Sunday, April 10


Kicking Dragon Age II Some More

I went poking around the review sites to see if Dragon Age II was worth playing after all.

The verdict is: If you liked Dragon Age: Origins, if you like Planescape: Torment and Baldur's Gate, if you're looking for more of the same - Dragon Age II is not it.

Warning sign one: The lead designer of Dragon Age: Origins left Bioware when he decided he wasn't interested in the direction Dragon Age II was taking.

Warning sign two: The game was designed with sequels in mind.  The opposite is true of Dragon Age: Origins, which tells its story to the end.  Depending on the choices you make, there isn't even a hook for the expansions Bioware already released.

Warning sign three: EA bought Bioware.

Warning sign four: The review scores are lower than the original (down from 9.5 to 8) and the user scores are lower than the review scores (7.3 vs 8).  That second part is significant: For a title targeting a particular niche, you'll often see user scores higher than the review scores, because a flawed game that caters well to its target audience can still be a hit.  When the review score is down and the user score is lower still, that means it's a big disappointment.

Of course, I pre-ordered it to get the extra goodies, so I didn't get to see the reviews first.  But I'm not nearly as cross about the $60 I wasted as I am about the potential Bioware wasted.  They had an excellent game, an interesting world, a history, a cast of characters already brought to life that they could build on, and they produced something...  Adequate, and disconnected.

Warning sign five: There's an introduction to your character near the beginning of the game.  It's being told as a story within a story at that point, and the character you play then is not necessarily the character you will create for the game.  It's the default.  The moment my character opened her mouth I wanted her to be eaten by the darkspawn.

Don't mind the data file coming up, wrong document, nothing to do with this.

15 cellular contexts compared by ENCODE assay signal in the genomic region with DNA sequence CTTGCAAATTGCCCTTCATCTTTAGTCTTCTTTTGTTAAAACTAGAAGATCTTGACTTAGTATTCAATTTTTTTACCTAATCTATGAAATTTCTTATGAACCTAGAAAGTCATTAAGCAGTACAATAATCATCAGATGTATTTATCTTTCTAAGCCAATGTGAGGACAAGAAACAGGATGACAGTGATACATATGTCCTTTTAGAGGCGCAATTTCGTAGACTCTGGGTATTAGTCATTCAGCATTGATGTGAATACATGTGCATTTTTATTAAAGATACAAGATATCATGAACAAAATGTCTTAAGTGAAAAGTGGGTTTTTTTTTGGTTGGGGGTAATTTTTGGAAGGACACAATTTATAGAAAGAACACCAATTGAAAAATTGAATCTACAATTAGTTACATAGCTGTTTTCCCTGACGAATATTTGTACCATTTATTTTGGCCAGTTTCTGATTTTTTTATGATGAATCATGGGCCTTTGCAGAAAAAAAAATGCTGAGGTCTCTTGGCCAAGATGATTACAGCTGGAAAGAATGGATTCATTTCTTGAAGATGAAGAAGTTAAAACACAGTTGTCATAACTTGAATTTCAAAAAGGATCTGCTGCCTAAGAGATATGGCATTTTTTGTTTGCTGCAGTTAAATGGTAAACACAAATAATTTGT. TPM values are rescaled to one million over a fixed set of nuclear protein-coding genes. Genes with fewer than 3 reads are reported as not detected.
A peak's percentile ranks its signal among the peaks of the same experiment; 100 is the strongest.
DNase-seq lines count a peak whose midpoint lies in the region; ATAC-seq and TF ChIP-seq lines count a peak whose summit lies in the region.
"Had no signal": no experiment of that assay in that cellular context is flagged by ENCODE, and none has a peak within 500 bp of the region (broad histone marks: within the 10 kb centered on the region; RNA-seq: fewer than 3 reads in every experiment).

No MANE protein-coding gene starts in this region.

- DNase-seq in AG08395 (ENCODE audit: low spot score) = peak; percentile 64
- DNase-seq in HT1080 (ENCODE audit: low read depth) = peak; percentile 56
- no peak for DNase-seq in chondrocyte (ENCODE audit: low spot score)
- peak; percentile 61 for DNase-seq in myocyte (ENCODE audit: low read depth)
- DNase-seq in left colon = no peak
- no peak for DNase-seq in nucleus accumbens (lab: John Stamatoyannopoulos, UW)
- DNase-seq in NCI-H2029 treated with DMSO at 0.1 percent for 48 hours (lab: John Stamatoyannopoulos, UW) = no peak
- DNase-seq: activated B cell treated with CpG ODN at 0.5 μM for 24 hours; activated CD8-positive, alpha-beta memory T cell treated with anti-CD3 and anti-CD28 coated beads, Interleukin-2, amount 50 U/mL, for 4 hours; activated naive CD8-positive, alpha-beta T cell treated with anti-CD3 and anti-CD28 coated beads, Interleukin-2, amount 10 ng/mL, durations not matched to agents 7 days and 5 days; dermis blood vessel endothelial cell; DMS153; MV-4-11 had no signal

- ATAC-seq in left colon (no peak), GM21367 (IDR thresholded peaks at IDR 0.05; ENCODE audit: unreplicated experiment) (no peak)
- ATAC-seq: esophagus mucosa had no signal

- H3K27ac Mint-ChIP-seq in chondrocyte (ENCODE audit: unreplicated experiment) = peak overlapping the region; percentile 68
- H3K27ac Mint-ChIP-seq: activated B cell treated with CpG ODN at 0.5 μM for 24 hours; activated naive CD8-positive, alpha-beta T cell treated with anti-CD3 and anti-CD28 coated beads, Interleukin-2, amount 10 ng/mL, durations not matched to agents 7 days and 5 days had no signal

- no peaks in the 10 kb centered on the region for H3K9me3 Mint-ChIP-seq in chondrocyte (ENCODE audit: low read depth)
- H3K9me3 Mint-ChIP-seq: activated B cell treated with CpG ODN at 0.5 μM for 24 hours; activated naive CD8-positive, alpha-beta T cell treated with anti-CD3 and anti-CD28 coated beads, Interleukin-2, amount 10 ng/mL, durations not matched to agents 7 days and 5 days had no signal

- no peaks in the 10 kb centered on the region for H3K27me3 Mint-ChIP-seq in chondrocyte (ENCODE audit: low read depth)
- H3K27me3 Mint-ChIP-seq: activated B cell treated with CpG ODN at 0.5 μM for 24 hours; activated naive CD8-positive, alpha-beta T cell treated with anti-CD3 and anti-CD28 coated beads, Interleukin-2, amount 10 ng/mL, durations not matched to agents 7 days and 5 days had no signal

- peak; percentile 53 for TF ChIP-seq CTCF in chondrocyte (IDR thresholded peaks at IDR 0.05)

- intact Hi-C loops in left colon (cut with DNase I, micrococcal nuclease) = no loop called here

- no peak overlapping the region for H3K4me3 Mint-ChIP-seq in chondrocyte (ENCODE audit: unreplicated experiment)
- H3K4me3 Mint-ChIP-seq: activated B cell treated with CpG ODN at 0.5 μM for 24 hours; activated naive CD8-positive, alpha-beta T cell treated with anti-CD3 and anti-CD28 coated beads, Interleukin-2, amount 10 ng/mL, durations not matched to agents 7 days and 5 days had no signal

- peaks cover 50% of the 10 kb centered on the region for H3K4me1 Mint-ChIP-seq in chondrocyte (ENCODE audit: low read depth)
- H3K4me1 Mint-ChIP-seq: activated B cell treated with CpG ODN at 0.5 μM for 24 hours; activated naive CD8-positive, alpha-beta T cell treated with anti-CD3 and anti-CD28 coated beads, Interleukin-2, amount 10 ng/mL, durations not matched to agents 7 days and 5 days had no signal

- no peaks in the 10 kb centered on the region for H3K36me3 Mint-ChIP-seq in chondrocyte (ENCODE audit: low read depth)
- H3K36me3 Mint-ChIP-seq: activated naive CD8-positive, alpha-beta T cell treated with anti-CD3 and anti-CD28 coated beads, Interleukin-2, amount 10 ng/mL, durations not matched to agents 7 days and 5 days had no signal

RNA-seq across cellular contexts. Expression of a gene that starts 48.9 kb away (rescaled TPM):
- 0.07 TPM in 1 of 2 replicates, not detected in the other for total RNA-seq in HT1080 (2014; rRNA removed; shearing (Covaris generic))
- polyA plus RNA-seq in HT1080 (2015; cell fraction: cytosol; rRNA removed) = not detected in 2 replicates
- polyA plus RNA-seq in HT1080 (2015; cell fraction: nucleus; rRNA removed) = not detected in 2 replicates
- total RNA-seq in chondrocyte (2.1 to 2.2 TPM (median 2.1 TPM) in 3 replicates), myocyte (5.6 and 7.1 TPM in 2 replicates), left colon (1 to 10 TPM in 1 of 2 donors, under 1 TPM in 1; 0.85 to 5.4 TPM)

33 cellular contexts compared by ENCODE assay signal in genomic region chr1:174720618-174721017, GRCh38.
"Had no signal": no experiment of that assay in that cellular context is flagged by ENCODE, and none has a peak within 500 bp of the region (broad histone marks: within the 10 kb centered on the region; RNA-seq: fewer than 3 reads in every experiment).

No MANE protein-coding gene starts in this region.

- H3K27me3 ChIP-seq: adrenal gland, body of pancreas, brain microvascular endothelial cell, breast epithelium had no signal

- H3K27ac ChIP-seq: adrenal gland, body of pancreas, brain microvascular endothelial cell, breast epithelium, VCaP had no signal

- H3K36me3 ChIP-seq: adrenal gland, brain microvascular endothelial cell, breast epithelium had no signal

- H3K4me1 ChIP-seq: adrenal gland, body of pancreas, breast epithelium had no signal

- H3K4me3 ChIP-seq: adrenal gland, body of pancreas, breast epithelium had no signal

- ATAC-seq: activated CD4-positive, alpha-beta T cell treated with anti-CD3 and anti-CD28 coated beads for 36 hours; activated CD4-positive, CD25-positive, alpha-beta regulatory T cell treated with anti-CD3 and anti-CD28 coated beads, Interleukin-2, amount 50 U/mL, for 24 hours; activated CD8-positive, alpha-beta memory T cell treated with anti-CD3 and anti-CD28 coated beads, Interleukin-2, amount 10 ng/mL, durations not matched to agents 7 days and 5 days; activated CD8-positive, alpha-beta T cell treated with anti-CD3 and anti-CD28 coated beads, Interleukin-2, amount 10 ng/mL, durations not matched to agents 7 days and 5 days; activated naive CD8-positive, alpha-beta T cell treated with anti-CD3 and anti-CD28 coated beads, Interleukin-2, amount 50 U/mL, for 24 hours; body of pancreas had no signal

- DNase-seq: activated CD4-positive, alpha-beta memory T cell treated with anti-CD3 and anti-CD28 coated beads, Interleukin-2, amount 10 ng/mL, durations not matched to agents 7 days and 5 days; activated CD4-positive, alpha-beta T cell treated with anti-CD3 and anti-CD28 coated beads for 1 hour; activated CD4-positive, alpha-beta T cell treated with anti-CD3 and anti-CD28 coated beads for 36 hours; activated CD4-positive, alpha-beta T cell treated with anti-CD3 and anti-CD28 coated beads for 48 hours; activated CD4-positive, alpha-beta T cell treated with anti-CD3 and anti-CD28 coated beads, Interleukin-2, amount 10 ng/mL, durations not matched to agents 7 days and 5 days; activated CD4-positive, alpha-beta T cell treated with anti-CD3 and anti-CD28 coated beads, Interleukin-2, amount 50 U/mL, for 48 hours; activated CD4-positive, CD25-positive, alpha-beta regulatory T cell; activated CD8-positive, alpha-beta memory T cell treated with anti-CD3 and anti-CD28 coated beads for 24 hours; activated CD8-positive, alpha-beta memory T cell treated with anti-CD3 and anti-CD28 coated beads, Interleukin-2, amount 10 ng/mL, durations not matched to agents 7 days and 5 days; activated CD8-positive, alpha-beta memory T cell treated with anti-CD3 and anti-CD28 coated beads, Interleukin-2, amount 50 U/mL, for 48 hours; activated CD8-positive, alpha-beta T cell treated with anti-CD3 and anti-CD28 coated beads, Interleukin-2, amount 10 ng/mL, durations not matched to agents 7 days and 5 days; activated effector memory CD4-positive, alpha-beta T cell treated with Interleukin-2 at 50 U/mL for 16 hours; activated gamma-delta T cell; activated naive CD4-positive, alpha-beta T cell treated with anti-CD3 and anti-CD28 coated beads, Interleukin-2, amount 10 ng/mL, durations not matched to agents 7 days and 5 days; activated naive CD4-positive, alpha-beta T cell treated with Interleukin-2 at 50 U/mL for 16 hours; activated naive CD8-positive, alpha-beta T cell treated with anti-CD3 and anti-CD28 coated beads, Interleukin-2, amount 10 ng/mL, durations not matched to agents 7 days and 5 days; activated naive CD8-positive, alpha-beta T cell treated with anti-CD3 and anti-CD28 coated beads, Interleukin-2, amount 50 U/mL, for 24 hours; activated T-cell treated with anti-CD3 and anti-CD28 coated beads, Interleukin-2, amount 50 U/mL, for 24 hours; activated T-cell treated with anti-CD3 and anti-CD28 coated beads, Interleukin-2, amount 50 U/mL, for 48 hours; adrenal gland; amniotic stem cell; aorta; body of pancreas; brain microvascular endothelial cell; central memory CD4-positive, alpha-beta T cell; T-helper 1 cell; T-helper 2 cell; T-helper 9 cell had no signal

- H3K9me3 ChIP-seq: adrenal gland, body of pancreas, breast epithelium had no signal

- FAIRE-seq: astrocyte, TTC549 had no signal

Warning sign six: Once you actually create your character and flee the destruction of Lothering (and these people were not in Lothering; I was there; I know) you need to earn money to bribe your family's way into the city of Kirkwall.  You have a choice of either joining a mercenary company or a smuggler for a year to pay off the debt you incur.  I joined the mercenary company, and was looking forward to seeing what sort of missions I got sent on.  It doesn't happen.  The game just skips forward a year.  And according to this review, that disconnect between the story as it is intended and the story as it is told only gets worse as the game progresses.

Warning sign seven: The music for Dragon Age: Origins that plays when you fire up the game launcher is gorgeous.  (The music for Mass Effect is pretty nice too.) I sometimes stop just to listen to it.  The music for Dragon Age II starts off with an unpleasant drawn out violin chord (or something like that) that makes me want to click away as quickly as possible.

Warning sign eight: The user interface for Dragon Age: Origins feels right.  It fits the game.  The user interface for Dragon Age II looks like it was swiped from some indie budget RTS title.  It's awkard, ill-considered, and incredibly jarring.

You know what this game is?  It's The Phantom Menace.  It might be an okay-ish game in it's own right, but it's not Dragon Age.

The one good reason, the one good reason to play this game for just a couple of hours is so that you can properly appreciate it when Zero Punctuation tears it apart.

Update: Rock, Paper, Shotgun says it's much, much worse than that.

Posted by: Pixy Misa at 11:06 AM | No Comments | Add Comment | Trackbacks (Suck)
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